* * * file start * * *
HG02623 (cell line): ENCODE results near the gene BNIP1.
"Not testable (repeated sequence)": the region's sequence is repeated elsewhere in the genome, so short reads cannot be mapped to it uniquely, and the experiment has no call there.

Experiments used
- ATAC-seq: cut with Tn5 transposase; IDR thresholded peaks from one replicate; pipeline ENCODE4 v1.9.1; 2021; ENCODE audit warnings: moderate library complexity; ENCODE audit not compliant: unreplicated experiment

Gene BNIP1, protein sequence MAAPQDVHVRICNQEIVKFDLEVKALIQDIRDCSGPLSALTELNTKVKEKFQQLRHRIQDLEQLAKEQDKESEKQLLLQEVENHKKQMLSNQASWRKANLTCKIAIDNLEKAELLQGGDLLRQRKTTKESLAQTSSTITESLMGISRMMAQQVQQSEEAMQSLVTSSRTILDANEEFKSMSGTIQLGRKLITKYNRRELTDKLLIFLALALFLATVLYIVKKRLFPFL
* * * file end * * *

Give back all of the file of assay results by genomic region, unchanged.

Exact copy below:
HG02623 (cell line): ENCODE results near the gene BNIP1.
"Not testable (repeated sequence)": the region's sequence is repeated elsewhere in the genome, so short reads cannot be mapped to it uniquely, and the experiment has no call there.

Experiments used
- ATAC-seq: cut with Tn5 transposase; IDR thresholded peaks from one replicate; pipeline ENCODE4 v1.9.1; 2021; ENCODE audit warnings: moderate library complexity; ENCODE audit not compliant: unreplicated experiment

Gene BNIP1, protein sequence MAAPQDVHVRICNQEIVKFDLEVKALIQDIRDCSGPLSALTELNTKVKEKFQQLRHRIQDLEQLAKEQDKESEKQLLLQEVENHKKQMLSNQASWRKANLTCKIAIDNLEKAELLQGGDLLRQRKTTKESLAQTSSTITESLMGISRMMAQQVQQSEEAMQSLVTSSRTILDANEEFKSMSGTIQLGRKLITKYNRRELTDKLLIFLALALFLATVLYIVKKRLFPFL